Wolf pack goes meek
by Jonathan Rosenblum
May 19, 2006
The Israel news media seems to be comprised of alternate, parallel universes right out of a sci-fi novel. (I¹m not referring to the loony-tune world of conspiracy theorists.) Important news items, supported by hard facts and documentation, published by Arutz-7, Makor Rishon, or at Yoav Yitzchaki¹s NewsFirstClass website, are regularly ignored by the three dominant newspapers and broadcast media.
The mainstream press often acts like a wolf pack protecting those whom it has anointed for protection and tearing into those who have incurred its disfavor. That "mobilization" on behalf of particular parties and agendas inevitably takes its toll on the quality of Israeli democracy.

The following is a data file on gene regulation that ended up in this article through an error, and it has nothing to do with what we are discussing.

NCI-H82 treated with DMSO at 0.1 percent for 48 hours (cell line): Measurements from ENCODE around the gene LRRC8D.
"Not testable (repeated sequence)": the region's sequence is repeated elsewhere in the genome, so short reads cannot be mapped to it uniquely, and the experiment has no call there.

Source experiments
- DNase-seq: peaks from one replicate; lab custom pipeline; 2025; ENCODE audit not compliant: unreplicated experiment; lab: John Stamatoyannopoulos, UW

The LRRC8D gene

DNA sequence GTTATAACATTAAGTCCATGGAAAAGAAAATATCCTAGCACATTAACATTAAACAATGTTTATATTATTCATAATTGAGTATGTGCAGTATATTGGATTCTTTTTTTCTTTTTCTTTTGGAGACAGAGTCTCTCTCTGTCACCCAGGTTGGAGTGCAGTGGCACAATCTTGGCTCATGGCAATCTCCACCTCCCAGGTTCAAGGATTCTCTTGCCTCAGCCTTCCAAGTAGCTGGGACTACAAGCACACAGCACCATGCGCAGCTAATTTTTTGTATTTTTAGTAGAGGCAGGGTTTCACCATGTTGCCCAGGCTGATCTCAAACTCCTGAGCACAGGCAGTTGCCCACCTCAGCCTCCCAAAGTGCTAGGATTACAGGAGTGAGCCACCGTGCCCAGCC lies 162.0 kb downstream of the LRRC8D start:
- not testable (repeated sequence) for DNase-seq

Two stories found last week on Yoav Yitzchaki’s website illustrate the point. (Yitzchaki, it will be remembered, is the investigative reporter whose revelations brought to an end the late Ezer Weizman¹s term as president.)
His first scoop concerned Prime Minister Olmert’s sale and purchase of two apartments in the Old Katamon and German Colony neighborhoods. Here are the facts supplied by Yitzchaki. In January 2004, Olmert sold his 461 square meter apartment in Old Katamon to American billionaire Daniel Abraham, the patron saint of many a left-wing Israeli politician (the State Comptroller is currently investigating Abraham¹s large contributions to Shimon Peres prior to the last Labor primary), for $2.7 million, or $5,857 per square meter. He then rented the apartment back from Abraham for $2,600 per month.